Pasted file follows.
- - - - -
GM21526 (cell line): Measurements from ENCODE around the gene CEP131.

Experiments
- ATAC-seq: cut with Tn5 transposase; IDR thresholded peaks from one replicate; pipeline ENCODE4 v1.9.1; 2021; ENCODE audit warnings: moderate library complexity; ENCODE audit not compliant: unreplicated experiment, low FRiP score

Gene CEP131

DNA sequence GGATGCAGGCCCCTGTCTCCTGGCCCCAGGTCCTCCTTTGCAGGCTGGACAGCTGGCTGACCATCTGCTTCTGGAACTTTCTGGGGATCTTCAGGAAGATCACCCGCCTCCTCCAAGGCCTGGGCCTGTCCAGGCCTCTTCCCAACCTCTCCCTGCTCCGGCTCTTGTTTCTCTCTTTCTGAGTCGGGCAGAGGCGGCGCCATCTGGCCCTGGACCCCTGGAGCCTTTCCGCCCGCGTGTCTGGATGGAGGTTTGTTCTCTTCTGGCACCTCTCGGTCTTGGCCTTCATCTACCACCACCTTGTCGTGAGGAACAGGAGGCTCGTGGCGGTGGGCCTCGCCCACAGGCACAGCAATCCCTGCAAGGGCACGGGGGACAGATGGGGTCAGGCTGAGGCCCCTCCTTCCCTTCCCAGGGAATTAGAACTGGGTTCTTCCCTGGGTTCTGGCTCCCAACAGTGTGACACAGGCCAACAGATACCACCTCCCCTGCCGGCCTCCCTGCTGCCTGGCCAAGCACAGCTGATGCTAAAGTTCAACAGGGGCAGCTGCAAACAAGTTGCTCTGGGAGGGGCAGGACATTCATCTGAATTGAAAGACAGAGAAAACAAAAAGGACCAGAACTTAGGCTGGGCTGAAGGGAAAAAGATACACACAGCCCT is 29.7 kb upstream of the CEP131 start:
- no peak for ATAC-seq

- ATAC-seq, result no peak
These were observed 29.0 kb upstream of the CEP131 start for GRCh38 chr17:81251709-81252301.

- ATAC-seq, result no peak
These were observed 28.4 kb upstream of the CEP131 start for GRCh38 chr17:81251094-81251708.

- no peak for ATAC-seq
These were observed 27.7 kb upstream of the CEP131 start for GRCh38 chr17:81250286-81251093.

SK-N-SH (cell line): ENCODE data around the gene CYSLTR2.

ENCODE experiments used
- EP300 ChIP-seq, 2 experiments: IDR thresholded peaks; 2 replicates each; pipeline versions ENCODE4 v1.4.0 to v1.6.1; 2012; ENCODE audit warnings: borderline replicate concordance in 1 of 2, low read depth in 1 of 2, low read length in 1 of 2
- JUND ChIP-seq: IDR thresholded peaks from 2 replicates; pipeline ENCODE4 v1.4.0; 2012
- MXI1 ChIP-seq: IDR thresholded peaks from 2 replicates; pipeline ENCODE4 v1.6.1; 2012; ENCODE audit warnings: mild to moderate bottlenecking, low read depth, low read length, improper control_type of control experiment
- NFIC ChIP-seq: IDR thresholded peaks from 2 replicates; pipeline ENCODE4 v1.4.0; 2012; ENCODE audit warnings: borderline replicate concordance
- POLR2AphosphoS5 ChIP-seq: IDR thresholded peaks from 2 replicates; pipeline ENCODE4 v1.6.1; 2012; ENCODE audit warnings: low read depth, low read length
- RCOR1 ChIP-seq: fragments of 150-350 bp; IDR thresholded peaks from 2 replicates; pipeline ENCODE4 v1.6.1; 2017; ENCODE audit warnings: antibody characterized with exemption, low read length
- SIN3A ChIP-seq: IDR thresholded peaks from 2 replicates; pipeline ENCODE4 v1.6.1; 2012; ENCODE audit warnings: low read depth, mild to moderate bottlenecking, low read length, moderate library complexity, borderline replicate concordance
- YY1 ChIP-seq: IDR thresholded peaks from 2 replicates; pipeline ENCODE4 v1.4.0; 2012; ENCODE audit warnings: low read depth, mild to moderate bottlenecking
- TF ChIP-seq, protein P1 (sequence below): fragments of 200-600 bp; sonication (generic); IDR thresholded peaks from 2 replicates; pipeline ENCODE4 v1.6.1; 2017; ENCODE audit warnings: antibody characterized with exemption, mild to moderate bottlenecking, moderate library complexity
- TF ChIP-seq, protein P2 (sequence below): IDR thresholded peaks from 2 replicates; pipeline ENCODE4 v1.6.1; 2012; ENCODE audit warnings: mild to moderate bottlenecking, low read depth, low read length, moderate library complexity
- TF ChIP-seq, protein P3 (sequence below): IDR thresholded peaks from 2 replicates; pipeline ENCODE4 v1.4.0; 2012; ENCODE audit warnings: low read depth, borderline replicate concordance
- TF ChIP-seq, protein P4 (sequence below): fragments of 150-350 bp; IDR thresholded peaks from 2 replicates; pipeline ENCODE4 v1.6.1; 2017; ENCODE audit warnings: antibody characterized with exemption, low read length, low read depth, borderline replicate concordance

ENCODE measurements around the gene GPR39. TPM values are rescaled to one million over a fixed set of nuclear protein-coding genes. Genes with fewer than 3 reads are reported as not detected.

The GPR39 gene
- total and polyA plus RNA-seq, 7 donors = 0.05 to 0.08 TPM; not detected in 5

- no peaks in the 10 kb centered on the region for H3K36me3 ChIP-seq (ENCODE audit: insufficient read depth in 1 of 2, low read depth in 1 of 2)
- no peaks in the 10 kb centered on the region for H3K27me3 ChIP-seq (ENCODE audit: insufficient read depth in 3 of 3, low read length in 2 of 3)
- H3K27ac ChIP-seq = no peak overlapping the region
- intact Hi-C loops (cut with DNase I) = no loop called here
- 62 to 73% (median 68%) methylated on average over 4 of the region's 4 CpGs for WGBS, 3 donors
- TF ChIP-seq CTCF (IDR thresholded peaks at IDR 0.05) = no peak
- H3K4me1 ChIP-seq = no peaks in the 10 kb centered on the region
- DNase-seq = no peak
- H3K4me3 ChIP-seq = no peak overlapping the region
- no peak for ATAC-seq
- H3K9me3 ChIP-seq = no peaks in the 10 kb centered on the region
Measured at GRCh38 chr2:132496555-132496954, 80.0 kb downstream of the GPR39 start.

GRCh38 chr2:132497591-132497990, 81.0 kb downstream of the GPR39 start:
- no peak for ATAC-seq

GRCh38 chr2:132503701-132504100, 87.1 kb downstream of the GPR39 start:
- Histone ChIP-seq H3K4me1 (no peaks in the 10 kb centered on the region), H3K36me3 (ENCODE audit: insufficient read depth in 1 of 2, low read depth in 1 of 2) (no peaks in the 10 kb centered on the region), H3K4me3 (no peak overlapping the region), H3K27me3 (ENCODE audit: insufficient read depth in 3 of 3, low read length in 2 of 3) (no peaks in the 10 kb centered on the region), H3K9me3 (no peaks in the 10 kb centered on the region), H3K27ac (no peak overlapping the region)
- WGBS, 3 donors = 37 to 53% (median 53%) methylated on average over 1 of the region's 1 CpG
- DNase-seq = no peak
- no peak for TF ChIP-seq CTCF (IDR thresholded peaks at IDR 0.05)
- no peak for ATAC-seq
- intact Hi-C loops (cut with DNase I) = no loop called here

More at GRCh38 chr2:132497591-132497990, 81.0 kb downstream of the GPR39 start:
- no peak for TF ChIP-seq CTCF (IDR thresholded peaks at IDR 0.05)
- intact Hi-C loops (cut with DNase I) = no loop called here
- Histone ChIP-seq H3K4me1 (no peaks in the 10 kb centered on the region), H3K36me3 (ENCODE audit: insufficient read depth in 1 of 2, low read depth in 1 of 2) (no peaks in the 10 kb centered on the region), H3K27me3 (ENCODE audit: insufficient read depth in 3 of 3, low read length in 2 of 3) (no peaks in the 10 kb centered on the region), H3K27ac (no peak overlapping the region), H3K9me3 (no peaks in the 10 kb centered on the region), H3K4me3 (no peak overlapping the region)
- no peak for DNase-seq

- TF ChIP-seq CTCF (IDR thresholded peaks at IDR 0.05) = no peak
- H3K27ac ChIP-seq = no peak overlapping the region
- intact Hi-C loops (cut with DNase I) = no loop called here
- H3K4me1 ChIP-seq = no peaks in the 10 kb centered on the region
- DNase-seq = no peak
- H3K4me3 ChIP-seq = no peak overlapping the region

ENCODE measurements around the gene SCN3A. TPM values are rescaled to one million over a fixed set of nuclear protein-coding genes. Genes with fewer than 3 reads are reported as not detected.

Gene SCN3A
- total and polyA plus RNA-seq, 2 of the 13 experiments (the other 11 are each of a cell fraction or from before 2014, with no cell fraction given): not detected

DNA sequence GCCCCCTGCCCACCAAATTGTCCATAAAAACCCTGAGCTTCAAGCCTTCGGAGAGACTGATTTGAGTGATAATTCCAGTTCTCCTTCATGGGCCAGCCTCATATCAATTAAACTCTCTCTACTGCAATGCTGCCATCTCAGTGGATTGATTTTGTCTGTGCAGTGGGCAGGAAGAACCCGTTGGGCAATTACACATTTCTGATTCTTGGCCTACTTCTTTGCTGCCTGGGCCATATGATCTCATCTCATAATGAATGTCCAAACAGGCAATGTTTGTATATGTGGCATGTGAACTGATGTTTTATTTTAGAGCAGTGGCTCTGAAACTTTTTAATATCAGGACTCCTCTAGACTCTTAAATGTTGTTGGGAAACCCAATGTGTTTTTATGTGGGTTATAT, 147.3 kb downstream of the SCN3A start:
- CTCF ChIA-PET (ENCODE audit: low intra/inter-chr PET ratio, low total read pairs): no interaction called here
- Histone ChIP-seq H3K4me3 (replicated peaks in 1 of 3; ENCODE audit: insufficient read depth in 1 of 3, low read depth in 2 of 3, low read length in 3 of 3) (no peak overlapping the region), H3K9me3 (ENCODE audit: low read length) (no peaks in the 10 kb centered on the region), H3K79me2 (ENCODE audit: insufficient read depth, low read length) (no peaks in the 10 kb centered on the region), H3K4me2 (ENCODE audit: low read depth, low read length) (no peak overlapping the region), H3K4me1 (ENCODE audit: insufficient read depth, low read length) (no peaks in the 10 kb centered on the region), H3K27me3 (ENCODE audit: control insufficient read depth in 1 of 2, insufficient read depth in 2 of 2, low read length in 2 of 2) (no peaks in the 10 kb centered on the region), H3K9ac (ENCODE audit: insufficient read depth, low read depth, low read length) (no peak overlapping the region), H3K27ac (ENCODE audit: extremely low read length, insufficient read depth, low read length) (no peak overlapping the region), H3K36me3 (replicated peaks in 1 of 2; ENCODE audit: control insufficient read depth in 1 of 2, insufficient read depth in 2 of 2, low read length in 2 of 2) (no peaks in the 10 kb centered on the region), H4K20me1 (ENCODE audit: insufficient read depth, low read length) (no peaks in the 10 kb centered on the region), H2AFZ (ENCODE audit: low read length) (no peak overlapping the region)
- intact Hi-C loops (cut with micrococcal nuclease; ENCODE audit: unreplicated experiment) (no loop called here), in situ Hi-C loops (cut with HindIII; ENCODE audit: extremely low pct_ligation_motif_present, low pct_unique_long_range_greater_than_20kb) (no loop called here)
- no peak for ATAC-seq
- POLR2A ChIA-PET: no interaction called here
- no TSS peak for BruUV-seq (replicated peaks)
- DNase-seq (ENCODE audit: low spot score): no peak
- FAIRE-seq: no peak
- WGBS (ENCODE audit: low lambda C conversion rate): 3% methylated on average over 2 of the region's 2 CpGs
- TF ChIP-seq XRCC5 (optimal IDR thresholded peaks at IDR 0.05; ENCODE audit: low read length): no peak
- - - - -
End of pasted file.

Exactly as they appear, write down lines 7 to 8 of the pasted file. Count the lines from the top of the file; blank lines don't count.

- ATAC-seq, result no peak
These were observed 29.0 kb upstream of the CEP131 start for GRCh38 chr17:81251709-81252301.